Recommendation Scale (book): 4
Reviewer: J:-)mi

Land Of The Pharaohs

Saturday, April 24, 2010
A chapter book with about as many pictures as a picture book! 
Ideal for early or struggling readers!

#1 - Land of the Pharaohs by David Hernandez, Tommy Nelson Publishing, 2003
Land of the Pharaohs (The Adventures of Toby Digz)
Genre: Historical Fiction/Fantasy (The characters go back in time and the focus is on learning the history rather than the fanciful way of getting back in time)
Target Audience: Boys primarily, but some girls as well, 10-14
Subjects: Friendships, trust in God, history of the Exodus
Summary: Toby Digz and his friends take a trip back in time to Egypt in the time of the Exodus to learn about the country, the time period, the event and a few things about God Himself.
Notes: This book is written in such a way as to be fiction, learning about history. It reminds me alot of the secular books: The Magic Tree House series, but focusing on Biblical history rather than more recent history. It would be an excellent book for a struggling reader - short chapters, large text, pictures to help explain the story, but still a chapter book rather than a little kid's book.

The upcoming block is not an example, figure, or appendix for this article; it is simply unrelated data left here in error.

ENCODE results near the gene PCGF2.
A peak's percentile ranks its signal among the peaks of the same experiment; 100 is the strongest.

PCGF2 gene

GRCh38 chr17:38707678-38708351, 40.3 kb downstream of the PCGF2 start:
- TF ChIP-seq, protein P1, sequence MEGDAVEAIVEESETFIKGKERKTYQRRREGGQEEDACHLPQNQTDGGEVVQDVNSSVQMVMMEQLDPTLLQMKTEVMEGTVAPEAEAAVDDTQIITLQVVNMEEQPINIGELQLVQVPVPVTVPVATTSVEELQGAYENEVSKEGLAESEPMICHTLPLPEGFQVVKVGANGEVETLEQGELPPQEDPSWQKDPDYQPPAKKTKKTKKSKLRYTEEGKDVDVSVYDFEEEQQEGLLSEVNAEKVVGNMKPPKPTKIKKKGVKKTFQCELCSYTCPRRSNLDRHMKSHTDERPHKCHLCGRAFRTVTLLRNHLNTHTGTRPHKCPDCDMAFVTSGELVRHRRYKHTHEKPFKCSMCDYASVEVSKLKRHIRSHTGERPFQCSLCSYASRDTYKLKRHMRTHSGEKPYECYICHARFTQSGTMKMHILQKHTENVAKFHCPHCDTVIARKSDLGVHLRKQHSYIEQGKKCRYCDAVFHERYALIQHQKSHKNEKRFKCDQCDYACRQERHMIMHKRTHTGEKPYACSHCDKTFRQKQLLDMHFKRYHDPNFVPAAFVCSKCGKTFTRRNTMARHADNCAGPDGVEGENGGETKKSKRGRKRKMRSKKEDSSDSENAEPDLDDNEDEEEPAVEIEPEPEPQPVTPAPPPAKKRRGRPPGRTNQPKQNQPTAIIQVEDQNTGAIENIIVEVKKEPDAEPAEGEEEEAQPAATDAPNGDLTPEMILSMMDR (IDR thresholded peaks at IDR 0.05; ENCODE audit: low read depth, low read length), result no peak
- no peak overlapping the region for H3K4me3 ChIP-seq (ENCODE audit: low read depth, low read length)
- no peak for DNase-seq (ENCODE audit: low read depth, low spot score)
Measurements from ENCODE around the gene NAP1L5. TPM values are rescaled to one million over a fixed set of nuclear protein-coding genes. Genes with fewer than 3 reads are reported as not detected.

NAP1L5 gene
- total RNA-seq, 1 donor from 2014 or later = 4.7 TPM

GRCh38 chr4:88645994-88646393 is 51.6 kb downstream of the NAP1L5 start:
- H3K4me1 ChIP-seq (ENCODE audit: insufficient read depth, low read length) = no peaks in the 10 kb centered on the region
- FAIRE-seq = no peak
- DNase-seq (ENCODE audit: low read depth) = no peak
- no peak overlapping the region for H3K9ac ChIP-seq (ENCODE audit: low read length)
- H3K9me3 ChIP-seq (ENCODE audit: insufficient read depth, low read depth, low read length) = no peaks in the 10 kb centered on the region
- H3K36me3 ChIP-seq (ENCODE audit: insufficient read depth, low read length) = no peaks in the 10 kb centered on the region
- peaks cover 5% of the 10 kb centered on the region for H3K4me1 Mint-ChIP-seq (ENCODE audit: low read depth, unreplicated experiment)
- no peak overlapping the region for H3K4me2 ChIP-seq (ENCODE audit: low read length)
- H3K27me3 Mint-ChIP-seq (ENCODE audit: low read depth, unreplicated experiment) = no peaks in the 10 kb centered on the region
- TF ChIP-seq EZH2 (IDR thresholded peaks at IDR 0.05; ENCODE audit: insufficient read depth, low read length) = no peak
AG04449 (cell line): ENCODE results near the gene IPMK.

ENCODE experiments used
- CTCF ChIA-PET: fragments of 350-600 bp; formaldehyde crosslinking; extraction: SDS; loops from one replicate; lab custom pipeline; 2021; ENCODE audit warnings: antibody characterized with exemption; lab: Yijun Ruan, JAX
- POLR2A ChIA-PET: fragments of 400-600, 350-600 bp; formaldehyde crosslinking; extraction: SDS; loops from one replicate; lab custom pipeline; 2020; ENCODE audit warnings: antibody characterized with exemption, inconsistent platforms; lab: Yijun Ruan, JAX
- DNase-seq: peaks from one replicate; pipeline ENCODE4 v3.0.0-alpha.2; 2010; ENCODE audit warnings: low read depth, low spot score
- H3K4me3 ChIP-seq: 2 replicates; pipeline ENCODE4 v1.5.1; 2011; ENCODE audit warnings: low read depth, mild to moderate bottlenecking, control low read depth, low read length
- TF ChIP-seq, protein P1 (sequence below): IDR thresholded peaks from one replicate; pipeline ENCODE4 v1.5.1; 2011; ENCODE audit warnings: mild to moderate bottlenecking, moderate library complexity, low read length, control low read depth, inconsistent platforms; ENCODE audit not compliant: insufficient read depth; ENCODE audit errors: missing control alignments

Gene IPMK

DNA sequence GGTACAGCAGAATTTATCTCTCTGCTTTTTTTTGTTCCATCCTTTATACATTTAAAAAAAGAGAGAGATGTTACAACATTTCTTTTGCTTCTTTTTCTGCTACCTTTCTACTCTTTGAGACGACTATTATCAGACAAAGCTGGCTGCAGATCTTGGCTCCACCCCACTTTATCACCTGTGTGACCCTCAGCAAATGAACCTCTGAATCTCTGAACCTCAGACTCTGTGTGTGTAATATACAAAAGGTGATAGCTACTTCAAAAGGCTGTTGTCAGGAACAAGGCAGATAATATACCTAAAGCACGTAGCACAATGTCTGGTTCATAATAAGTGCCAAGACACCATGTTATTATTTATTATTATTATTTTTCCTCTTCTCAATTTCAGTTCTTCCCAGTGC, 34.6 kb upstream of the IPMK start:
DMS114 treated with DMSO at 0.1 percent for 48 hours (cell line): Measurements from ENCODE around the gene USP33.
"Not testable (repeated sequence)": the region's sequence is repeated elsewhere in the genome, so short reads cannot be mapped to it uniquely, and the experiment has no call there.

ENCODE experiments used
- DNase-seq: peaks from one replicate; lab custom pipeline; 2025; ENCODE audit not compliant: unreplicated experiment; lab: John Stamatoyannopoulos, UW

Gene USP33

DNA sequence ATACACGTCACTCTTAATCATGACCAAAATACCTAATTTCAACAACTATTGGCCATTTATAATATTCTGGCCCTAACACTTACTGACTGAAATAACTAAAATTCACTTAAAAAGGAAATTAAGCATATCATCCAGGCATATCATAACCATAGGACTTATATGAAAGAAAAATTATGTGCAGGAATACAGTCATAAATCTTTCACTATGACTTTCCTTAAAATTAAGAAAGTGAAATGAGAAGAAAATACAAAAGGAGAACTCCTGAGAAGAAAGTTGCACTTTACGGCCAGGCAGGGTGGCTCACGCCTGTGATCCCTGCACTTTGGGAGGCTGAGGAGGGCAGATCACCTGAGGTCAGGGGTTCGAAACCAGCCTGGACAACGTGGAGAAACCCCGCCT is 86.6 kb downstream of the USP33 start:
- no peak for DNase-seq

Recommendation Scale: 5
Reviewer: J:-)mi

Red Velvet

How do you deal with the potential death of a loved one? This book shows how two characters respond to their mothers undergoing treatment for cancer.

#1 -  Red Velvet by Sandra Byrd, Bethany House Publishers, 2005
Red Velvet (Friends for a Season)